SWEDEN Alternative Energy: Wind-powered generator could ease carbon dioxide tax burden on installations

A new approach to the design of wind turbines has opened the possibility of their use offshore.Flygt of Solna, Sweden.

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Computer-generated image of windformer on an offshore installation.
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A new approach to the design of wind turbines has opened the possibility of their use offshore. ABB Corporate Research, based in Västerås, Sweden has investigated the alternatives to current wind turbine design and concluded that permanent magnets hold the key.

Following a major development program the company has created a wind-powered generator called the Windformer. The claimed performance level could make it ideal for use on offshore installations where conventional power generators can also generate high carbon dioxide taxes for their operators. The Windformer system could also bring benefits if used to support other types of offshore installation that do not have convenient access to hydrocarbon-generated electricity.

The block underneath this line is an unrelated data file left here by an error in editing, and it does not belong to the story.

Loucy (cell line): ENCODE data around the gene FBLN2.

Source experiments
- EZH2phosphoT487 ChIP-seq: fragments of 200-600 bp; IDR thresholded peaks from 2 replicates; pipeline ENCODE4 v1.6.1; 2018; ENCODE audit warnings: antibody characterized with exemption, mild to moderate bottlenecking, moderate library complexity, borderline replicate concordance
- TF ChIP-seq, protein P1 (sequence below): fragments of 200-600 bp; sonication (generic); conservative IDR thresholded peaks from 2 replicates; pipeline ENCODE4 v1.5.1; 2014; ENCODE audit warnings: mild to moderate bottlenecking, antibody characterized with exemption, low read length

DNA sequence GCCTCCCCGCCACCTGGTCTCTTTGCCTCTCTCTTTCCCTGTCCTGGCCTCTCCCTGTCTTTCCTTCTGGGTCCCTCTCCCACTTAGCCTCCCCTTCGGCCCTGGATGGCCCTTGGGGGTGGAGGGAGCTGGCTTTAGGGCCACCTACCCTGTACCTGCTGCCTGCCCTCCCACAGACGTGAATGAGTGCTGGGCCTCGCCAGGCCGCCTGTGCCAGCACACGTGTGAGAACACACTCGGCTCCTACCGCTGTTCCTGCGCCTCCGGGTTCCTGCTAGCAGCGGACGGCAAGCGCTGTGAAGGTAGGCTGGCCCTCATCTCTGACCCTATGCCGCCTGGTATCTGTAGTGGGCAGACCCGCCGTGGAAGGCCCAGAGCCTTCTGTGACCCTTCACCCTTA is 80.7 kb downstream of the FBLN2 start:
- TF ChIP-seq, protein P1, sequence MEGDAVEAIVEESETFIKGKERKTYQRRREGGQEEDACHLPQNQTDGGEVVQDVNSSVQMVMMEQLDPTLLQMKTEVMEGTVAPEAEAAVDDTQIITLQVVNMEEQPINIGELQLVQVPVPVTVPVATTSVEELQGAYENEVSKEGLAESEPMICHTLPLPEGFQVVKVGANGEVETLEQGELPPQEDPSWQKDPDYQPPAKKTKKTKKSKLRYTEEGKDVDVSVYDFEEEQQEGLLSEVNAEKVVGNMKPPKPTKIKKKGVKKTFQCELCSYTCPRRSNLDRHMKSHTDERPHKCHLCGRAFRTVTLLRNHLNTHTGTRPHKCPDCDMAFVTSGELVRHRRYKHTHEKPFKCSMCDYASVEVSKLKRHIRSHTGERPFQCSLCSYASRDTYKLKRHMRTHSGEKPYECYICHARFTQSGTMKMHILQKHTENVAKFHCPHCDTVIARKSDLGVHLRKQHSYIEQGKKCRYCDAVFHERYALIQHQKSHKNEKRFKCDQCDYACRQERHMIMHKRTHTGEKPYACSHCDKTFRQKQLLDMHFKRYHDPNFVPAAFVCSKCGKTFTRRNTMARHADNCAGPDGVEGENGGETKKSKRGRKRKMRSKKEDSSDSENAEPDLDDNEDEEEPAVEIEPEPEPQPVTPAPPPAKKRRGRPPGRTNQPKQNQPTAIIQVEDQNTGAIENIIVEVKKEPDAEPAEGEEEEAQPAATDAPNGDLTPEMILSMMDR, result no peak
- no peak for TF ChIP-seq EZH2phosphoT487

Windformer was created specifically for use in wind farms situated offshore and in coastal areas. Wind turbine benerators (WTGs) with Windformer have a high output of typically 3-5 MW. Key to the design is the Windformer's variable-speed rotor, with permanent magnets, that is connected directly to the turbine. The voltage produced by the generator is converted to DC by means of diodes. When used to support a utility grid on shore, the WTGs are connected in groups with the power being transmitted by cable to a network station with inverter that is linked directly to the grid.

Windformer was conceived as a "simple" technology incorporating stable systems that supply energy with high reliability and low losses. A cluster of WTGs would typically be connected to a high voltage utility grid through an inverter located in a network station where it could be accessed easily for maintenance and service work. The network station controls the real and reactive output individually making it possible to connect the wind farms to even a weak network. With Windformer technology, variations in wind speed or tower shadow due to other WTGs will not cause fluctuations in grid voltage.

By using an inverter to control the DC voltage, the generator speed is indirectly regulated, optimizing energy production in the process. The turbine blades are pitch-regulated although the main use of regulation is to adjust the input power to prevent turbine overspeed. A permanent magnet rotor converts the kinetic energy to electrical power. The generator is connected directly to the turbine and operates at a frequency in the range of 5-10 Hz. The choice of voltage, which is at least 20 kV, depends on the optimization of the Windformer system. A diode rectifier converts the low frequency AC voltage to DC.